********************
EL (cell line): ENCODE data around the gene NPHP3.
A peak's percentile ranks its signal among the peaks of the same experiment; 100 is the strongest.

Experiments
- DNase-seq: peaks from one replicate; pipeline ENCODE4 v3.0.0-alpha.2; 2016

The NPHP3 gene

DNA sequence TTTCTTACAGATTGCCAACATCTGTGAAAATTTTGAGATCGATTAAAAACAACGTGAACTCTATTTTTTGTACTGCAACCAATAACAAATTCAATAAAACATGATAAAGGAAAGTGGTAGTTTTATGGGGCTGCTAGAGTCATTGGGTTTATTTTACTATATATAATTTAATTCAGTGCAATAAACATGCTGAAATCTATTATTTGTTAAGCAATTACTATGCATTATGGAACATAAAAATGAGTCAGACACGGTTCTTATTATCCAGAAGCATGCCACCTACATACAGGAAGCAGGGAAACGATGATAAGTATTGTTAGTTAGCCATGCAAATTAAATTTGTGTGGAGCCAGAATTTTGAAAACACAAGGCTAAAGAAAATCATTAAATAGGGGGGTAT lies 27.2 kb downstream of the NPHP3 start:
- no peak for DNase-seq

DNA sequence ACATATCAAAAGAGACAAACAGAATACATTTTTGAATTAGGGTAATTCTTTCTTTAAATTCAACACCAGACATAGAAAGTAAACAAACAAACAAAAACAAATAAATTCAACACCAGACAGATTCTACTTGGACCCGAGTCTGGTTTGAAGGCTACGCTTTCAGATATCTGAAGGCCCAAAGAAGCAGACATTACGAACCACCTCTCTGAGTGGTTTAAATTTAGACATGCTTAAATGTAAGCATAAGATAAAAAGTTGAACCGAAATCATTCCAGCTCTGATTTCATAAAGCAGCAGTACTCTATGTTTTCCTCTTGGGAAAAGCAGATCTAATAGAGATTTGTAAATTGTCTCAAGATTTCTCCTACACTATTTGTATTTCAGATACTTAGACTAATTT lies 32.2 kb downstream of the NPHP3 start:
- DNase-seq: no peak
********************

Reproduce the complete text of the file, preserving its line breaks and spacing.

EL (cell line): ENCODE data around the gene NPHP3.
A peak's percentile ranks its signal among the peaks of the same experiment; 100 is the strongest.

Experiments
- DNase-seq: peaks from one replicate; pipeline ENCODE4 v3.0.0-alpha.2; 2016

The NPHP3 gene

DNA sequence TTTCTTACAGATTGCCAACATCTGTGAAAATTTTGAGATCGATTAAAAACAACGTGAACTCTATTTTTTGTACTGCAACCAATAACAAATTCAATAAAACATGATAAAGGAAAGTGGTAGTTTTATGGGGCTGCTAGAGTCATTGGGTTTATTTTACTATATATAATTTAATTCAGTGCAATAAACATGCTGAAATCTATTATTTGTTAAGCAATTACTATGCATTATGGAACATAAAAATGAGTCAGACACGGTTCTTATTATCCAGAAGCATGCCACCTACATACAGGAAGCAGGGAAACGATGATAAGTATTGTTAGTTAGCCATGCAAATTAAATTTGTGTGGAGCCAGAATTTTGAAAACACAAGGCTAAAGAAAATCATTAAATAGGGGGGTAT lies 27.2 kb downstream of the NPHP3 start:
- no peak for DNase-seq

DNA sequence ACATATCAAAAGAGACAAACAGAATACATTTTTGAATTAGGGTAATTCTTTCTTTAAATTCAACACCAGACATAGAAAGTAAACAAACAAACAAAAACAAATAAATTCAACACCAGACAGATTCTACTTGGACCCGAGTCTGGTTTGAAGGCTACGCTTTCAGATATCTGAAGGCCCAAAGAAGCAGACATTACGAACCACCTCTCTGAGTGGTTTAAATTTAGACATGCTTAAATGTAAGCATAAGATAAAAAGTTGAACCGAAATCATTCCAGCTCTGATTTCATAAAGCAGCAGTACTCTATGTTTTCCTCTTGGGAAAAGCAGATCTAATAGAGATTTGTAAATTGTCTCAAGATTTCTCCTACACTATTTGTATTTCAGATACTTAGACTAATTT lies 32.2 kb downstream of the NPHP3 start:
- DNase-seq: no peak